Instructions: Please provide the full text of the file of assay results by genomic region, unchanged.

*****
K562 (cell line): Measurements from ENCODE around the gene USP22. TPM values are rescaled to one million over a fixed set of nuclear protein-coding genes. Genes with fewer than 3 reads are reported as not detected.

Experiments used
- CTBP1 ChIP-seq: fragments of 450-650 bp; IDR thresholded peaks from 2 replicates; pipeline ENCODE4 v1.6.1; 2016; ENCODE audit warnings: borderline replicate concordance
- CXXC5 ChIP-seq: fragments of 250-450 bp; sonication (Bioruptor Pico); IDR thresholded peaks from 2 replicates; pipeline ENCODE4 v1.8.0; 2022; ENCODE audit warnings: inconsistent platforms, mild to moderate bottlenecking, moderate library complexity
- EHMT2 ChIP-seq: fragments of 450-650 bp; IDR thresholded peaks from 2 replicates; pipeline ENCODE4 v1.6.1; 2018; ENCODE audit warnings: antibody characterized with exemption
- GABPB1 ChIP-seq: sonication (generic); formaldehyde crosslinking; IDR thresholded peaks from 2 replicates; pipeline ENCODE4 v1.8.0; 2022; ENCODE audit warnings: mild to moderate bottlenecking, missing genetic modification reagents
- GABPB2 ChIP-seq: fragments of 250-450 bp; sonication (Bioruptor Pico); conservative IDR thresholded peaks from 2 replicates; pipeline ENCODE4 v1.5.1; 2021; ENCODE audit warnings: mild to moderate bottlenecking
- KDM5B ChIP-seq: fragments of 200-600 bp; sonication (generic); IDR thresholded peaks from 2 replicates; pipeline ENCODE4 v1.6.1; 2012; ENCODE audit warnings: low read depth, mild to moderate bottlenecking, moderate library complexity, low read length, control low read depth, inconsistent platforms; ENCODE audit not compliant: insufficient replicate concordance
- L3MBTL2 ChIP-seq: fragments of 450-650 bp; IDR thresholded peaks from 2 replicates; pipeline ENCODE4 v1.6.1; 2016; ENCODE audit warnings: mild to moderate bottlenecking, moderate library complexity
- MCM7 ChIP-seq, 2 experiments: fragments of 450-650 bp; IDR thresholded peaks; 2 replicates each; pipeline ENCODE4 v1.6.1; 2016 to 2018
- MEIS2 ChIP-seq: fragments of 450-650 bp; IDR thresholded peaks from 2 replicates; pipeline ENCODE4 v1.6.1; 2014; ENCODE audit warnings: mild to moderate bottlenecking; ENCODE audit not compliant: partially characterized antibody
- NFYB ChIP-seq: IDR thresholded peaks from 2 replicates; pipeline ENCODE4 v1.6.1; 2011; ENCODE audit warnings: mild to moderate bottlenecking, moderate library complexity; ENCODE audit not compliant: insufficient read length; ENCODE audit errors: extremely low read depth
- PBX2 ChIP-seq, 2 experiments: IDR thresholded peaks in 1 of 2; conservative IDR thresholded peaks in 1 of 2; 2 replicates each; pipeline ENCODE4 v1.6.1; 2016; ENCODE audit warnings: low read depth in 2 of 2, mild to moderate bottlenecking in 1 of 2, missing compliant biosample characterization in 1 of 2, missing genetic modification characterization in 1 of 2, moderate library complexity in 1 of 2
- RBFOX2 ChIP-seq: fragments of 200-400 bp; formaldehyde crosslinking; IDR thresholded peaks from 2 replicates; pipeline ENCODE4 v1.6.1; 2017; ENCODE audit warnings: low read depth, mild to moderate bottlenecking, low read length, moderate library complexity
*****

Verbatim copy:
K562 (cell line): Measurements from ENCODE around the gene USP22. TPM values are rescaled to one million over a fixed set of nuclear protein-coding genes. Genes with fewer than 3 reads are reported as not detected.

Experiments used
- CTBP1 ChIP-seq: fragments of 450-650 bp; IDR thresholded peaks from 2 replicates; pipeline ENCODE4 v1.6.1; 2016; ENCODE audit warnings: borderline replicate concordance
- CXXC5 ChIP-seq: fragments of 250-450 bp; sonication (Bioruptor Pico); IDR thresholded peaks from 2 replicates; pipeline ENCODE4 v1.8.0; 2022; ENCODE audit warnings: inconsistent platforms, mild to moderate bottlenecking, moderate library complexity
- EHMT2 ChIP-seq: fragments of 450-650 bp; IDR thresholded peaks from 2 replicates; pipeline ENCODE4 v1.6.1; 2018; ENCODE audit warnings: antibody characterized with exemption
- GABPB1 ChIP-seq: sonication (generic); formaldehyde crosslinking; IDR thresholded peaks from 2 replicates; pipeline ENCODE4 v1.8.0; 2022; ENCODE audit warnings: mild to moderate bottlenecking, missing genetic modification reagents
- GABPB2 ChIP-seq: fragments of 250-450 bp; sonication (Bioruptor Pico); conservative IDR thresholded peaks from 2 replicates; pipeline ENCODE4 v1.5.1; 2021; ENCODE audit warnings: mild to moderate bottlenecking
- KDM5B ChIP-seq: fragments of 200-600 bp; sonication (generic); IDR thresholded peaks from 2 replicates; pipeline ENCODE4 v1.6.1; 2012; ENCODE audit warnings: low read depth, mild to moderate bottlenecking, moderate library complexity, low read length, control low read depth, inconsistent platforms; ENCODE audit not compliant: insufficient replicate concordance
- L3MBTL2 ChIP-seq: fragments of 450-650 bp; IDR thresholded peaks from 2 replicates; pipeline ENCODE4 v1.6.1; 2016; ENCODE audit warnings: mild to moderate bottlenecking, moderate library complexity
- MCM7 ChIP-seq, 2 experiments: fragments of 450-650 bp; IDR thresholded peaks; 2 replicates each; pipeline ENCODE4 v1.6.1; 2016 to 2018
- MEIS2 ChIP-seq: fragments of 450-650 bp; IDR thresholded peaks from 2 replicates; pipeline ENCODE4 v1.6.1; 2014; ENCODE audit warnings: mild to moderate bottlenecking; ENCODE audit not compliant: partially characterized antibody
- NFYB ChIP-seq: IDR thresholded peaks from 2 replicates; pipeline ENCODE4 v1.6.1; 2011; ENCODE audit warnings: mild to moderate bottlenecking, moderate library complexity; ENCODE audit not compliant: insufficient read length; ENCODE audit errors: extremely low read depth
- PBX2 ChIP-seq, 2 experiments: IDR thresholded peaks in 1 of 2; conservative IDR thresholded peaks in 1 of 2; 2 replicates each; pipeline ENCODE4 v1.6.1; 2016; ENCODE audit warnings: low read depth in 2 of 2, mild to moderate bottlenecking in 1 of 2, missing compliant biosample characterization in 1 of 2, missing genetic modification characterization in 1 of 2, moderate library complexity in 1 of 2
- RBFOX2 ChIP-seq: fragments of 200-400 bp; formaldehyde crosslinking; IDR thresholded peaks from 2 replicates; pipeline ENCODE4 v1.6.1; 2017; ENCODE audit warnings: low read depth, mild to moderate bottlenecking, low read length, moderate library complexity